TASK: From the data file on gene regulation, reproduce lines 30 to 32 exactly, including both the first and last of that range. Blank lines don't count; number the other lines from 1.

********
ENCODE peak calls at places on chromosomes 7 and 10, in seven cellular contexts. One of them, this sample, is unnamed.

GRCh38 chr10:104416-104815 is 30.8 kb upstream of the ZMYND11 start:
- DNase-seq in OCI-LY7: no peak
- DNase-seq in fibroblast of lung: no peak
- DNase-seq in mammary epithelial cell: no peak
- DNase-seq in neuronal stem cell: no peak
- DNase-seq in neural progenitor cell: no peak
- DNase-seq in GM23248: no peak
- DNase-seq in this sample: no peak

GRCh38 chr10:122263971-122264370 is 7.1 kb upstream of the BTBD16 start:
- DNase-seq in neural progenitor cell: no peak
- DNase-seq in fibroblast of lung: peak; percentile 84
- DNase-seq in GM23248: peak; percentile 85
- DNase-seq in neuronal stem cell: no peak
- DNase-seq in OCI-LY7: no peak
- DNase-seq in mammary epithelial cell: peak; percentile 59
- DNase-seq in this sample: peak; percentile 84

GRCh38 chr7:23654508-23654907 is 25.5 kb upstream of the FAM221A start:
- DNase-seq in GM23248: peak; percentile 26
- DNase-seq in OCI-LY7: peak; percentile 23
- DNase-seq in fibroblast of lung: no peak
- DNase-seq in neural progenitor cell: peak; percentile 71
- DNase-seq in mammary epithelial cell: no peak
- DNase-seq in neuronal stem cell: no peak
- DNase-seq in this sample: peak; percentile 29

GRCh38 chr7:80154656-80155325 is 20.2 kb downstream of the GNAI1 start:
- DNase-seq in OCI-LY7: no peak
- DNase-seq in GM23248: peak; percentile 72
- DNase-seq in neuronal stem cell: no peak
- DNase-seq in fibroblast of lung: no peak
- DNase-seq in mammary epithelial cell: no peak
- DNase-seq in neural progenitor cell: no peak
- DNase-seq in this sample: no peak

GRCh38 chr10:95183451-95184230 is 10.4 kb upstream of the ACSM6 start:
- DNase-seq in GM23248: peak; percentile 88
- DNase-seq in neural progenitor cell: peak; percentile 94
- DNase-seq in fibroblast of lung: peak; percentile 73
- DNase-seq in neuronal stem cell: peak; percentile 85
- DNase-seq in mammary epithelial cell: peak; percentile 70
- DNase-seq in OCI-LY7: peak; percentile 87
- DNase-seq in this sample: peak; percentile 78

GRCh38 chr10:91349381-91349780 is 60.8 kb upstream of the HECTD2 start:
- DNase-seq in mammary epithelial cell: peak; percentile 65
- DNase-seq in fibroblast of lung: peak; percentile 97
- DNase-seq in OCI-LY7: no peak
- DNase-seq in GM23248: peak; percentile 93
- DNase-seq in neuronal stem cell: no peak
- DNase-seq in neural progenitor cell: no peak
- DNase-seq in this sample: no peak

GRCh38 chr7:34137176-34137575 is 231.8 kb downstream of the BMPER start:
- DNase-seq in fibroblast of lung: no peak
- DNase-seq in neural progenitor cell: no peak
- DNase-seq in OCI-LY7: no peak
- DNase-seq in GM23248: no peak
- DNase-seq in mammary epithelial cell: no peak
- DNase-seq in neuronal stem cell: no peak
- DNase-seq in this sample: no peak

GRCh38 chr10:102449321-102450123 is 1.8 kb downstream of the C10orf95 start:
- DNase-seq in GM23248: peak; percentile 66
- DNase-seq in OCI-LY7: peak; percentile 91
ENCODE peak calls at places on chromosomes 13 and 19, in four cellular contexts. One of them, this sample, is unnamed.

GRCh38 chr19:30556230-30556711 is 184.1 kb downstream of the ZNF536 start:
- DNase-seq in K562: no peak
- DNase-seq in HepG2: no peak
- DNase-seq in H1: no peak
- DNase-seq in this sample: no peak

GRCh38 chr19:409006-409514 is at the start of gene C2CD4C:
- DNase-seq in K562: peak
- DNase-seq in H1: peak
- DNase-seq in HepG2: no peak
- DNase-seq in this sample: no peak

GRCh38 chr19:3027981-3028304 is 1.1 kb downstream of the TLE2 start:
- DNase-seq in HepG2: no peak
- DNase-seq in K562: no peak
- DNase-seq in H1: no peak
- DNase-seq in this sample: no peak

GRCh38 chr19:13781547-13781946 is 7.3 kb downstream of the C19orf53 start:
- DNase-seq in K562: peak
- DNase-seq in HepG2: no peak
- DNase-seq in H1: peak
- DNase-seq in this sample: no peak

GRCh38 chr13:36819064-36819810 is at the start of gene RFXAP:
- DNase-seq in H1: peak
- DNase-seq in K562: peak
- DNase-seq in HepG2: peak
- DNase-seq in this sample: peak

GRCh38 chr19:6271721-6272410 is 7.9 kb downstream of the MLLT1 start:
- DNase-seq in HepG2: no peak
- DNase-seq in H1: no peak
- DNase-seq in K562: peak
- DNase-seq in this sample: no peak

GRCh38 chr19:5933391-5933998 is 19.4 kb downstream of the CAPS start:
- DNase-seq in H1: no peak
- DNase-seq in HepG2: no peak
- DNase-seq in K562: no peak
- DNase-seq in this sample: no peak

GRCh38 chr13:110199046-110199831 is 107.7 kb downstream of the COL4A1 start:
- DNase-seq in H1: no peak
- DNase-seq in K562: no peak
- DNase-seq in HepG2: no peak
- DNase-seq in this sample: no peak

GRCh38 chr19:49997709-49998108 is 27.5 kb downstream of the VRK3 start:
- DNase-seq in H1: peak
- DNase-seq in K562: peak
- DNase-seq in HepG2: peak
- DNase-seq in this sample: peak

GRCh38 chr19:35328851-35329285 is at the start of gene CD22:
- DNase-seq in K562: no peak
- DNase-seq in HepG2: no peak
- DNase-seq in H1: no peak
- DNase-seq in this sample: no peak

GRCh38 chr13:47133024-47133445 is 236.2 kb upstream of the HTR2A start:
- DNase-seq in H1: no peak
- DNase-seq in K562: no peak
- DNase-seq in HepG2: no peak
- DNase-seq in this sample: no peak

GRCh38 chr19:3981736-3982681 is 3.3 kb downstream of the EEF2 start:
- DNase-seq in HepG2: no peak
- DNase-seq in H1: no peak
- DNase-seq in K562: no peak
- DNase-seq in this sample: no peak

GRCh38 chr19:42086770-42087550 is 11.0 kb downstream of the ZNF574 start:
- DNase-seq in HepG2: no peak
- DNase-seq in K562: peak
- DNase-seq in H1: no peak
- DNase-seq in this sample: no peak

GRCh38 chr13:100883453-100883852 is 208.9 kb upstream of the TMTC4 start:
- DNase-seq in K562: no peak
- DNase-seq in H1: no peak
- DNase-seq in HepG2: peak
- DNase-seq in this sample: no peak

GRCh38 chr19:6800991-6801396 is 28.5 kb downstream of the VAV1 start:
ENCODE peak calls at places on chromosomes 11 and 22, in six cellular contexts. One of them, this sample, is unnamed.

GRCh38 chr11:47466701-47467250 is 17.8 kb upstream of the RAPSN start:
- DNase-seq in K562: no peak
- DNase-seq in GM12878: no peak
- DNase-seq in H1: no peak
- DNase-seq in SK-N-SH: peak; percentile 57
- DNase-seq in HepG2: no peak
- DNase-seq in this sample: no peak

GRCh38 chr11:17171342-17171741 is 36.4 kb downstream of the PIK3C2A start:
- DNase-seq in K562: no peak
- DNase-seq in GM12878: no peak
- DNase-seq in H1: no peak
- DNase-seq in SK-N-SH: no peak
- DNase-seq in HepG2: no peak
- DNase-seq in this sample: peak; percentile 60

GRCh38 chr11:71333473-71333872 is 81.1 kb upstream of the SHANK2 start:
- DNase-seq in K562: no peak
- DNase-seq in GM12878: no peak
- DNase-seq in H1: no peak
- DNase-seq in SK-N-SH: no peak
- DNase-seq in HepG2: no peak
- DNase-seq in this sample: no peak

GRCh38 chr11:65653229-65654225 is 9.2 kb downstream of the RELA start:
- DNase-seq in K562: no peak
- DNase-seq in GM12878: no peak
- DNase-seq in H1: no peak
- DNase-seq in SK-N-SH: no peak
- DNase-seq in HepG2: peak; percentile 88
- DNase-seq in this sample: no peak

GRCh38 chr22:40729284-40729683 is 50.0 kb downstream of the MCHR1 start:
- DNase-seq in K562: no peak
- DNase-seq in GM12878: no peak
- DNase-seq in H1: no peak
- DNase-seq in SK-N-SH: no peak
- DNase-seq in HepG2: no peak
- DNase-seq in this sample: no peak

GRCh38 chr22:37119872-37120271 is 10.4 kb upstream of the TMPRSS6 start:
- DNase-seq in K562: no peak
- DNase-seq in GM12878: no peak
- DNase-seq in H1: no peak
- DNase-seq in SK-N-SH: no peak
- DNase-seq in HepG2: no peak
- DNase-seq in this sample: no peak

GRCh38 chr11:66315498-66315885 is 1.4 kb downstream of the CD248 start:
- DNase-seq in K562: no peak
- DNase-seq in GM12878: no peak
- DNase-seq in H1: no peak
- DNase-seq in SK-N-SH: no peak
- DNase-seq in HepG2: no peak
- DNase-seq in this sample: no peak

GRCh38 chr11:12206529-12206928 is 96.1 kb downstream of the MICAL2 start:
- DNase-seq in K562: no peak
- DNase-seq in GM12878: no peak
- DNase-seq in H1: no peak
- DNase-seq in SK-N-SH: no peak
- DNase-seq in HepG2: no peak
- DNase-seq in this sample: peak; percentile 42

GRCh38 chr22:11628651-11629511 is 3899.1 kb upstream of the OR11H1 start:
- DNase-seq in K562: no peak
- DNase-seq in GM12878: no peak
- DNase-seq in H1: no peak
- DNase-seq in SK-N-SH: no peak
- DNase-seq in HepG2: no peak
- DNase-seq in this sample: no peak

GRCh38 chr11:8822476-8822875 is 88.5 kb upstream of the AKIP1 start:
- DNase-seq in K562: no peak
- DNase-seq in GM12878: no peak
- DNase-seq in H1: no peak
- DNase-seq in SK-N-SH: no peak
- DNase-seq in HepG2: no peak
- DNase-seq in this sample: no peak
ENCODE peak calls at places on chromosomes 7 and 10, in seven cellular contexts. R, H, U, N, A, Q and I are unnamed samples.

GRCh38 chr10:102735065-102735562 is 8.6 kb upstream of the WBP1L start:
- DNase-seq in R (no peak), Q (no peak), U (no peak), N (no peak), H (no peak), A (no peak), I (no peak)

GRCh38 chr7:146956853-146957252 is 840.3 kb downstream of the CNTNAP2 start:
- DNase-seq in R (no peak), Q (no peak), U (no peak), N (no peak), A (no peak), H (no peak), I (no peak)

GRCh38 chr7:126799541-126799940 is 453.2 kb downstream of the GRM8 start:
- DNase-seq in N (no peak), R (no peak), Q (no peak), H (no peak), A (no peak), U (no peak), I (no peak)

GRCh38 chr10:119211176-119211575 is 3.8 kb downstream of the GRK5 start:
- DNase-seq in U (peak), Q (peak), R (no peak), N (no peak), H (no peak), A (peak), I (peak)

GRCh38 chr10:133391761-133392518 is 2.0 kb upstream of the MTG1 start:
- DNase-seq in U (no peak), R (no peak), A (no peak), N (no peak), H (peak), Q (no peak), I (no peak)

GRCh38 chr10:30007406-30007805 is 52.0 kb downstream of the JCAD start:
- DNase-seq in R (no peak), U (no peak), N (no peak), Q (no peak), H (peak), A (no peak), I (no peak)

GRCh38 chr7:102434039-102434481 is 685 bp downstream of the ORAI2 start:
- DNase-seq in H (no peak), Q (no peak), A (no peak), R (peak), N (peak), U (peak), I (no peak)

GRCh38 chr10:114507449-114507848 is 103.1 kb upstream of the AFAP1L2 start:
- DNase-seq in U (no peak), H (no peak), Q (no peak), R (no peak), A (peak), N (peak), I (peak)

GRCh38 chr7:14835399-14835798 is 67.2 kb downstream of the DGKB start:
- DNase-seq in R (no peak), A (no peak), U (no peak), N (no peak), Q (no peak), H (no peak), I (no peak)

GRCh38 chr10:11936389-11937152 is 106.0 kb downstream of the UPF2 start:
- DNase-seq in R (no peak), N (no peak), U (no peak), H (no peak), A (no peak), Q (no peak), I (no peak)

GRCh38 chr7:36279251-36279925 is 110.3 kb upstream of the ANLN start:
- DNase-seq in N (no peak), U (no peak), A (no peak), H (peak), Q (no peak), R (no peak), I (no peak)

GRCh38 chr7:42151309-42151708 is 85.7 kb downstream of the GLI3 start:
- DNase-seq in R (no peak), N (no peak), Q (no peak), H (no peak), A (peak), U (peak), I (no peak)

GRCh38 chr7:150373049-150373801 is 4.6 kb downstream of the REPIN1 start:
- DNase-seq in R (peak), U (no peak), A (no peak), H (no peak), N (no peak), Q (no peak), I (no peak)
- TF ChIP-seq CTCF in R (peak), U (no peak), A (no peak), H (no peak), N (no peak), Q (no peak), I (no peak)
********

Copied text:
- DNase-seq in fibroblast of lung: no peak
- DNase-seq in mammary epithelial cell: no peak
- DNase-seq in neural progenitor cell: no peak